Hexcel, Gavilon plan expansions
Hexcel Corp. and Gavilon Grain announced expansions Thursday, bringing Decatur-area industrial expansions in the past six months to $323 million.
Hexcel said it would spend $150.5 million to build a new acrylic fiber line, which will add 35 employees to the 150 it now has.
New employees will average $49,000 in annual wages, not including benefits.
Gavilon, formerly DeBruce Grain, increased an ongoing expansion by $6 million, from $10.3 million to $16.3 million.
The 12-employee grain-handling facility will add three to eight employees. Its new hires will make an average of $53,000 per year before benefits.
City Councilman Charles Kirby said the expansions are a positive economic sign that will assist schools.
“They’ve been through a number of years of proration, so this obviously comes at a very good time,” Kirby said.
The Hexcel project will generate $606,250 in sales-tax revenue for Decatur, Morgan and Hartselle schools during the construction period, this month through 2015.
The school systems and the state Education Trust Fund will receive property taxes of $570,000 a year from the project.
The local benefits come at a cost.
The Decatur Industrial Development Board agreed to abate $463,000 a year in non-educational property taxes for 10 years. It also agreed to abate $4.9 million in sales and use taxes during Hexcel construction.
Hexcel’s decision to expand in Decatur was not automatic, according to Morgan County Economic Development Association President Jeremy Nails.
The company first had to go through the bureaucratic hurdles of getting Tennessee Valley Authority to auction off 74 acres of land adjacent to the Hexcel plant.
“There are some obstacles on the TVA site that could have swayed them to go anywhere else, which would have ended expansions,” Nails said.
The company has fully developed its original 28 acres, so this and future expansions require acquisition of TVA land.
As a result of the land purchase, the Decatur site is now Hexcel’s largest worldwide by acreage.
Hexcel has 18 plants in North America, Europe and China. It is a primary supplier for Boeing and Airbus passenger jets and for Sikorski helicopters. Hexcel’s main global competitor is Toray Carbon Fibers, which also has a Decatur plant.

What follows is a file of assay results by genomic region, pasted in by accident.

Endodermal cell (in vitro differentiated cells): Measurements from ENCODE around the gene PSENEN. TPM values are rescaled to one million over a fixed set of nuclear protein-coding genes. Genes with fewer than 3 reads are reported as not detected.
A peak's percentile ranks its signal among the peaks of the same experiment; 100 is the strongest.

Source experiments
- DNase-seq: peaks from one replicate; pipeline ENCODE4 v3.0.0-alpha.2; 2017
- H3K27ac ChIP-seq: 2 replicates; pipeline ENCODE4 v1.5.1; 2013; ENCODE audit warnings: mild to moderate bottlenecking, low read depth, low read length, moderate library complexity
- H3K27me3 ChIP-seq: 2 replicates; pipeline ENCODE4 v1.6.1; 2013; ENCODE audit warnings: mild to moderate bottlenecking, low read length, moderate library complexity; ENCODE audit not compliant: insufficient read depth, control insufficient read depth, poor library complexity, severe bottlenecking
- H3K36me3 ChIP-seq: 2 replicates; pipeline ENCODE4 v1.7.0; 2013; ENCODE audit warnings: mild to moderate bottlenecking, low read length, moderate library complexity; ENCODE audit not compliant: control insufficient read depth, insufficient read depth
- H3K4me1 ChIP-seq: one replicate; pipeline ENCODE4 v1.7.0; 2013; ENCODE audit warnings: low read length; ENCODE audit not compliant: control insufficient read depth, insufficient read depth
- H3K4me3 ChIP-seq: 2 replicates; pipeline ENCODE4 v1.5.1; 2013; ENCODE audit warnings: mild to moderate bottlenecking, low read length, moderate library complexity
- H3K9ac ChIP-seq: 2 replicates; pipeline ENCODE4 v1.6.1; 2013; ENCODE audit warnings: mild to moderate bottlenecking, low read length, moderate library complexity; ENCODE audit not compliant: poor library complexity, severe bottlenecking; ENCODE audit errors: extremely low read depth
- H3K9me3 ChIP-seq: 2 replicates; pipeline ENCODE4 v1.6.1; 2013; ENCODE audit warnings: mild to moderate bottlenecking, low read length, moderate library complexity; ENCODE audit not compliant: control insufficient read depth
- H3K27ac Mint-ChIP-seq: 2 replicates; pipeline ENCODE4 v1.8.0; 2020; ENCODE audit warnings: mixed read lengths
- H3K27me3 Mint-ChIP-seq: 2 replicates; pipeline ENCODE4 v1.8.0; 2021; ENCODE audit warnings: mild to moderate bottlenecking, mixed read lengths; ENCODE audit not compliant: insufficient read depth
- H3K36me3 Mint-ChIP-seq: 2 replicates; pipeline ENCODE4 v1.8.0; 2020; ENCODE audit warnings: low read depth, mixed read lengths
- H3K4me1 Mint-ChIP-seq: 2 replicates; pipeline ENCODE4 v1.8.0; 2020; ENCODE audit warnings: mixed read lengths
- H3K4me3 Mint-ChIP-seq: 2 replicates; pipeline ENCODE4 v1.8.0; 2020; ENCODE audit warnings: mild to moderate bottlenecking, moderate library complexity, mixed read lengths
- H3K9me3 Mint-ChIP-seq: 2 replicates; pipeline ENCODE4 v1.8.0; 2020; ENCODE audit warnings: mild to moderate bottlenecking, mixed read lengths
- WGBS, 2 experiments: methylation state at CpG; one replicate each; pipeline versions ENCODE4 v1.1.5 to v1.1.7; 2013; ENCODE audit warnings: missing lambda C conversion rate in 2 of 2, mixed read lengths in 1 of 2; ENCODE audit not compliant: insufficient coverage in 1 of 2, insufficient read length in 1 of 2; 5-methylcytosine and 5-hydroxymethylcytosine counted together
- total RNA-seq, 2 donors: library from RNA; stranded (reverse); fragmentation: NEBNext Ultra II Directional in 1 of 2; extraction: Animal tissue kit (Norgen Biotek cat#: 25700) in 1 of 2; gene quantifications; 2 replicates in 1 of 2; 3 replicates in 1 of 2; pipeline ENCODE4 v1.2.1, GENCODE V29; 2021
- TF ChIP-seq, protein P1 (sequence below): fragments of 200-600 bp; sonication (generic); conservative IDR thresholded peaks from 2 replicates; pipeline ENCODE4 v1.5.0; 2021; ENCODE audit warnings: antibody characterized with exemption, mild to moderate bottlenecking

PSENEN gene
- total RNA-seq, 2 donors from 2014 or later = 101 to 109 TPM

Gavilon handles and ships grain and fertilizer. It operates at the old Cargill facility. Cargill closed in 2009, reopened briefly, then sold the plant in 2010 to DeBruce Grain. Gavilon took over when it acquired DeBruce. Gavilon both ships grain out and receives it, depending on the season.
“This is a corn-deficit market between October and March,” said plant manager Kyle Crenshaw, meaning that demand for feed corn exceeds supply. In other months, corn is shipped to other markets. Much of the corn is hauled to Mobile by barge for foreign export.
The company also handles liquid and dry fertilizers.
In 2010, DeBruce announced its plan to begin a $10 million renovation of the Cargill property. On Thursday, Gavilon said it will increase the size of the expansion.
The additional investment will increase school property taxes from Gavilon by $20,000 a year. During the construction period, the increase will be $75,000.
The Industrial Development Board agreed to abate an additional $17,000 a year in non-educational property taxes for 10 years for the project. The IDB also approved abating an additional $110,000 in non-educational sales taxes during the construction period.
“This is a sign of the economy starting to recover,” Kirby said. “It’s also a sign of a lot of hard work and cooperation being put in by people in Decatur.”